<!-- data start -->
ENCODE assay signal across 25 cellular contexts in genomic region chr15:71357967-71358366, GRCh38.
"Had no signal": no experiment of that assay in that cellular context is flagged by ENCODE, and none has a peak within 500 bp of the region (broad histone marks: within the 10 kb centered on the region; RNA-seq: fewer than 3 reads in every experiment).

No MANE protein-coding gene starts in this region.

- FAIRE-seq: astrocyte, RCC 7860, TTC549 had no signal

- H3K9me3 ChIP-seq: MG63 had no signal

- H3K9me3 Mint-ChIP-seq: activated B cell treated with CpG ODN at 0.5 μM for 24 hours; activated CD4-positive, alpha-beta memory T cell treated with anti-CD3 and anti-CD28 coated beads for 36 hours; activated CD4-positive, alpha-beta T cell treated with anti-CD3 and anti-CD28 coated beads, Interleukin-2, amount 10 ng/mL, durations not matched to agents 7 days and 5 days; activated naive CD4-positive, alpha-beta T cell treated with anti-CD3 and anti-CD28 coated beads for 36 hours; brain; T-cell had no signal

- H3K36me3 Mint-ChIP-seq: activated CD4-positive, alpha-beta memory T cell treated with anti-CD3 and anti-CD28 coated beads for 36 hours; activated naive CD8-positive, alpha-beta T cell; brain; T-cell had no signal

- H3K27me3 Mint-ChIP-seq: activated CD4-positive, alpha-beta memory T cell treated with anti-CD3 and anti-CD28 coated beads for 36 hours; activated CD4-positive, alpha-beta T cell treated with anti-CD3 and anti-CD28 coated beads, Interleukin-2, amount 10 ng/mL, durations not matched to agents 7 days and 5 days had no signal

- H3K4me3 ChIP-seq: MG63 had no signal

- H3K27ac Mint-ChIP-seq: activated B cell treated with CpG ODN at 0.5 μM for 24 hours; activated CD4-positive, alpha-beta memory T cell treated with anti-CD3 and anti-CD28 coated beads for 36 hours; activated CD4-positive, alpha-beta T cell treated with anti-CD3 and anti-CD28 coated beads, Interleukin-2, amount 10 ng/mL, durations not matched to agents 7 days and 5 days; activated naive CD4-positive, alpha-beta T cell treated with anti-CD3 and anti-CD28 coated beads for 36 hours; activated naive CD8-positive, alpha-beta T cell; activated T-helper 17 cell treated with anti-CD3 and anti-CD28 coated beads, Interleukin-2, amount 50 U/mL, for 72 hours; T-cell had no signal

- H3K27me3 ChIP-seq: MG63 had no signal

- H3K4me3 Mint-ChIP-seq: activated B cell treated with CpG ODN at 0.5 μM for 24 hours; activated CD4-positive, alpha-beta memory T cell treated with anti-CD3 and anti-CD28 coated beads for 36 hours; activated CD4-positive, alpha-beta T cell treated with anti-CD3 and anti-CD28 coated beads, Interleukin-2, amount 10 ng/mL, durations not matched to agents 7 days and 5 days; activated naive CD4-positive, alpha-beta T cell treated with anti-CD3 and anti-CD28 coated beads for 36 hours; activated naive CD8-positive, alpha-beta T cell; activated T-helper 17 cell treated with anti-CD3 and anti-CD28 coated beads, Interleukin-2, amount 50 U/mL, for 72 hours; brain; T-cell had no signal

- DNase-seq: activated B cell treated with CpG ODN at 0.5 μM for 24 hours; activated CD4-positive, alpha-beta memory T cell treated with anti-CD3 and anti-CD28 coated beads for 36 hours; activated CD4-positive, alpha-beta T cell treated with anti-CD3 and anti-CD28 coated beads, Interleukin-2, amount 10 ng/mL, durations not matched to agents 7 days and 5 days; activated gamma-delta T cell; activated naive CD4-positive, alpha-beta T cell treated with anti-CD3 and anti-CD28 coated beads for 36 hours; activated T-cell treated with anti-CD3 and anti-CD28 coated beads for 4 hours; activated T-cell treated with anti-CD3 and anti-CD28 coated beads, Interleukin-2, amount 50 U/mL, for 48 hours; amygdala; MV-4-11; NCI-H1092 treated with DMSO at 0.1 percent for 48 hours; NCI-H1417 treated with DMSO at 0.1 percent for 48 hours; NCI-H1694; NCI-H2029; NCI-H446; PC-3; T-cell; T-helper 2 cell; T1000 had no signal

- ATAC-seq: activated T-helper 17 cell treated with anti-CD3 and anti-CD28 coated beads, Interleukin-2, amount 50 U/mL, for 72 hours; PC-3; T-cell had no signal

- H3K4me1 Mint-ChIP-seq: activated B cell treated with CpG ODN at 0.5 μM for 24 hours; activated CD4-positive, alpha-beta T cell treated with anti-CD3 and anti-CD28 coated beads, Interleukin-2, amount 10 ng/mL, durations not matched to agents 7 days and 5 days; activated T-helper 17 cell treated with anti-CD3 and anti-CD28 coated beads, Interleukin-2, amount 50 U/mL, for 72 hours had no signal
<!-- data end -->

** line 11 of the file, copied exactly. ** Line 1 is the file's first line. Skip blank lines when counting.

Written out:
- H3K27me3 ChIP-seq: MG63 had no signal